I have recently purchased a bq Aquaris m10 FHD, and I am looking to install the desktop version of dropbox, as well as the latest scrivener beta. The whole point of this tablet, was to have a tablet that could run normal desktop apps, but there seems to be no way to install .deb files.

The system doesn't seem to recognize them natively, and when I try to install through bash, I get errors telling me that the files or system are "read only" (even in root).

I've tried installing the ubuntu software center through bash to help, everything seemed to go ok, but it was no where to be found after installation, and the system still didn't recognize .deb files, even after restart.

Any suggestions would help.

Update (May 5): From what I have learned so far, I can't... Although the dpkg command does work in the command line (provided root has been remounted as rewritable), the packages I was trying to install rely on x84 architecture, and the bq Aquaris is arm. With that said, I have learned of an "emulator" called qemu that runs in the command line, and should be able to install and run the applications. But how to install it? that's another question.

If anyone can direct me in the right direction, it would be appreciated.

also the command to remount root is: sudo mount -o remount,rw /

You will have to re-enter this command any time you open a terminal, but doing so has allowed me to add repositories (that don't work), and run apt-get, and apt-get update... Whether or not it's wise to do so... I've been warned against it, but so far, I haven't done any harm. In any case, this is what I've learned so far on my own, and I think I'm heading in the right direction... or possibly not? Again any help is appreciated.

Update (July 15): I recently found out that Ubuntu's OTA-13 update will include an "experimental amd64 enablement". If this means what I think it means, then Ubuntu might finally be bringing full .deb package install support to the Aquaris m10, regardless of architecture. If anyone knows for certain, please let me know.

Update (August 18): The bad news is that I was way off base about the "amd64 enablement". Turns out that it was "arm64", which would allow 64 bit applications to run on 32 bit hardware. I guess I just read what I wanted to see.

The good news is that I am closing in on a real solution. The problem is not the arm hardware, but the operating system itself. .deb packages use root user permissions to install, and alter files into various system folders. In Ubuntu Touch, and Unity 8, many of these files, and folders are read only. As such the .deb package cannot write the necessary files to install the app. There is a way around this however.

Anyone who updated to OTA-11, or 12, probably noticed that their tablet, and desktop apps have been separated into two different scopes, libertine, or Desktop Apps (as it has recently been renamed). Libertine (as I understand it) is an application that allows X-11 applications to be installed into "containers" containing a minimal Ubuntu installation, which in turn allows the apps to run on Ubuntu Touch. This is how the default desktop applications like LibreOffice, GIMP, FireFox, and others were installed on the m10.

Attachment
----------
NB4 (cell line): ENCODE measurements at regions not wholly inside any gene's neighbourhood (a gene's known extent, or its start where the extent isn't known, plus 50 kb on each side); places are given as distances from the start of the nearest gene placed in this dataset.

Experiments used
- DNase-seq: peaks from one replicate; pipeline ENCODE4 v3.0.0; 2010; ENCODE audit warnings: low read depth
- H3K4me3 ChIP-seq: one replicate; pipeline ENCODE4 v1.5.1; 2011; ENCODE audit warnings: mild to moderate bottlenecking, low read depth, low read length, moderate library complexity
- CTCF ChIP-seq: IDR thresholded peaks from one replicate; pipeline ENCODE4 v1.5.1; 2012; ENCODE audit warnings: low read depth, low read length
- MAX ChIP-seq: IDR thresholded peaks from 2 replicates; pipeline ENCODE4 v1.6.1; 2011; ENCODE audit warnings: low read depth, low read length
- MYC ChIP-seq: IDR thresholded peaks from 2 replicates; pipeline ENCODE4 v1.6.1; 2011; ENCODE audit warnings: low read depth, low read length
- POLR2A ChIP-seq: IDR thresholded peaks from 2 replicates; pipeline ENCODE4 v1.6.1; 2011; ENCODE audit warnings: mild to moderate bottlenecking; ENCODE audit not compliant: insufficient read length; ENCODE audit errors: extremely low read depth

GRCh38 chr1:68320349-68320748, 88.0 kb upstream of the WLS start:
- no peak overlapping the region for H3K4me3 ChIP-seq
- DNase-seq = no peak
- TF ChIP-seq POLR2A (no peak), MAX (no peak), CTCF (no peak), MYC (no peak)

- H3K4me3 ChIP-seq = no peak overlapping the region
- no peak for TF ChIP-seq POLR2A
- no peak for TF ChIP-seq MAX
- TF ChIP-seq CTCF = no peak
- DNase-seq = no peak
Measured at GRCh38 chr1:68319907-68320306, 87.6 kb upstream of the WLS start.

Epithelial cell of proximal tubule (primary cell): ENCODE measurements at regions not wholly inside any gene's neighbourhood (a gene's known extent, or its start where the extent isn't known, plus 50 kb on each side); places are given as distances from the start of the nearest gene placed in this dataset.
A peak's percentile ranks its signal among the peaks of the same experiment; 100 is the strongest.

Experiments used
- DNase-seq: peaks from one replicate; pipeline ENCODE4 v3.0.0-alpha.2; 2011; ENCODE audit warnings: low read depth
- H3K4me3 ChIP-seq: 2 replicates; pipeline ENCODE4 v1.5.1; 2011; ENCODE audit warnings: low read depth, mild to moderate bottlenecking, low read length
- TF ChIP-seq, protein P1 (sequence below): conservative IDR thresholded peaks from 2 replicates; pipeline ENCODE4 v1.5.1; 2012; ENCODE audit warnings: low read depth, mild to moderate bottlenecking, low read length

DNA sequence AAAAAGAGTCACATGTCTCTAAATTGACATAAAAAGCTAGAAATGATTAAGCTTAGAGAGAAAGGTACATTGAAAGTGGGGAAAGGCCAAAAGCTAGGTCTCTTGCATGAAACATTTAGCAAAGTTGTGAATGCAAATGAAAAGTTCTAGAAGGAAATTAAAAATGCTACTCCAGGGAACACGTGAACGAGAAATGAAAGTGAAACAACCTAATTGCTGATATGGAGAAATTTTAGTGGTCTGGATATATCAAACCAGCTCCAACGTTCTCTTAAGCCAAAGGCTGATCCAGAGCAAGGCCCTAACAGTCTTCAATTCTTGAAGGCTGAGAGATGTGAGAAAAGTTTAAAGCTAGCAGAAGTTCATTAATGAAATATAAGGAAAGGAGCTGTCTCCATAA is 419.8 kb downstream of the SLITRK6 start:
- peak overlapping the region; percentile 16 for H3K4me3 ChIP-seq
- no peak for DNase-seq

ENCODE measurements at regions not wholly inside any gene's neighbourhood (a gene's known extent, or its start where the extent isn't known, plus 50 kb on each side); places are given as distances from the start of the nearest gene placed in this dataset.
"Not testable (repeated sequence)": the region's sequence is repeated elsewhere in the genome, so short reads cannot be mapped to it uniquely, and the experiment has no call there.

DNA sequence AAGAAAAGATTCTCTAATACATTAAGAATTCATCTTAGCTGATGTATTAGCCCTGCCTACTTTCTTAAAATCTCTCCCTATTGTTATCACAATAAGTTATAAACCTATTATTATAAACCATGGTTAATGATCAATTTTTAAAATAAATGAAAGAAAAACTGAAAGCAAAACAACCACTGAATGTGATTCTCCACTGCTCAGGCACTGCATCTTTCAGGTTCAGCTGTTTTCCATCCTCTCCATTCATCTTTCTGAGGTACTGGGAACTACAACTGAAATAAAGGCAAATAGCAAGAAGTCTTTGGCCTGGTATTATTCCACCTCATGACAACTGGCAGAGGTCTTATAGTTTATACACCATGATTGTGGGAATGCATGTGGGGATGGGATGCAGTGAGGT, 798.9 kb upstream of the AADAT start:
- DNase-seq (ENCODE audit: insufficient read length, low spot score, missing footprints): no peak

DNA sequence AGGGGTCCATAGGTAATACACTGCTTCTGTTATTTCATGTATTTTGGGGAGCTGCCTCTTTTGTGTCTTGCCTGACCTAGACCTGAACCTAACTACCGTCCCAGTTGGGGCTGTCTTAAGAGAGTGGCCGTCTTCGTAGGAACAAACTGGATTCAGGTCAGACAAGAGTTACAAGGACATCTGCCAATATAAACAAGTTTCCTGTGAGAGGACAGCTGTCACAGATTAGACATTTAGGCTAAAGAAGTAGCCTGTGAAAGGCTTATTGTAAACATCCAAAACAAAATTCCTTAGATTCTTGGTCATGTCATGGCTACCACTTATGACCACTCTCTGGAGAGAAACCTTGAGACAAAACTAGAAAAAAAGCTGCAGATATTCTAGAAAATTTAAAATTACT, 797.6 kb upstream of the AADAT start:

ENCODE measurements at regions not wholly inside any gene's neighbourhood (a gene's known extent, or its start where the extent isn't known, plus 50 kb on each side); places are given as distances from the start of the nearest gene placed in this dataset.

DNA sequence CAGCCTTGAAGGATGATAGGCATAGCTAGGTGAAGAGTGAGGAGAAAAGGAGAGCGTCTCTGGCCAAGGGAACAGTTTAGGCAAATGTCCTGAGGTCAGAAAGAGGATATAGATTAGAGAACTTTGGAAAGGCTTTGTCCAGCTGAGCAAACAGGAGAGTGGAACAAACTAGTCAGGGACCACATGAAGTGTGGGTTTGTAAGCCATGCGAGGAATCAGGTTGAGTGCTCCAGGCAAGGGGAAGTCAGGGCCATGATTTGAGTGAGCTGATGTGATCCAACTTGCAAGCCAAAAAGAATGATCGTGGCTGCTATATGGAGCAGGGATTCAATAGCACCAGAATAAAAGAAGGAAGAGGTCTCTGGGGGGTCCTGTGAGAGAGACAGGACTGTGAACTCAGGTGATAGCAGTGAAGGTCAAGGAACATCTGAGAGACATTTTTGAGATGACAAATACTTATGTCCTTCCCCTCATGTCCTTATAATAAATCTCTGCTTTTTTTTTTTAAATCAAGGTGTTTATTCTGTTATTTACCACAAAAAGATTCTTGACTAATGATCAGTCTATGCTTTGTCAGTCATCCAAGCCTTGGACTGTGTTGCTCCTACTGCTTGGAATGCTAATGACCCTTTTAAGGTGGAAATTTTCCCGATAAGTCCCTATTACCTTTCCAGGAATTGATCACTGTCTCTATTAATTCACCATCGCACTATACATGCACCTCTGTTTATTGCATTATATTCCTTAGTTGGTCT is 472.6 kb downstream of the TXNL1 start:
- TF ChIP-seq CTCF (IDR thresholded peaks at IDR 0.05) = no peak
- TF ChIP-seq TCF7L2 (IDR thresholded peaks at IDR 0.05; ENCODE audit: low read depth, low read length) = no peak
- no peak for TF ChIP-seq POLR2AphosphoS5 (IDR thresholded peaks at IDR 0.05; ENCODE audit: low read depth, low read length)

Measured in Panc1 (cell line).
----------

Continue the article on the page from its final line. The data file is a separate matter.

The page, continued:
To install new apps, you have to create a new "container" using the command line tool libertine-container-manager. Note, this cannot be done from the terminal app on the m10 itself (assuming you installed it), as that app doesn't appear to have the ability to create or alter folders on the system. Rather, you will have to attach your m10 to an Ubuntu desktop using a USB cable. Then open a terminal window on your desktop, and use phablet-tools (assuming you installed them) to connect to your m10. Then you can use libertine-container-manager to create a new "container". Once that's done, use the command line again to install the .deb package into the "container". Refresh your Desktop Apps scope, and your new app should be there ready to use.

Sounds real simple, right! That's because I've left out all the technical jargon, and actual bash commands needed to make this work. I am far from a Linux guru, and am still working out the details for myself. The last thing I want is for somebody to read this, enter the wrong commands, and brick their tablet as I did mine (it took bq two months to undo my mess). If anyone has successfully tested this installation, I beg you to share. There are several applications I would love to install, and would deeply appreciate a detailed guide on how to do it.

In the interim, I've already read that Ubuntu is in the process of making all this more user friendly, and there are even plans to make the Software Center available to Ubuntu Touch (don't worry, I reread it to be sure). Until then, I will continue to look into this on my own, and when I'm sure that I know enough not to destroy my tablet, I will give it a try. I look forward to reporting my success, or dismal failure. Whichever.

  • There is a similar question there: askubuntu.com/questions/760142/… Maybe it helps a little: – JOnathanJOnes Apr 24 '16 at 9:03
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    I believe this tablet's OS is using ARM architecture. I suspect normal x86 deb files wouldn't work. – Lonnie Best Apr 24 '16 at 9:29
  • I have deleted both of your answers since they're information that should be in the question and are not actually answering it. So, please edit your question and incorporate the extra detail given in your answer. Don't mark it as "edit" or anything else, just write the question as you would have written it today so that if someone reads your post for the first time, they can understand the situation clearly. – terdon Aug 19 '16 at 10:43

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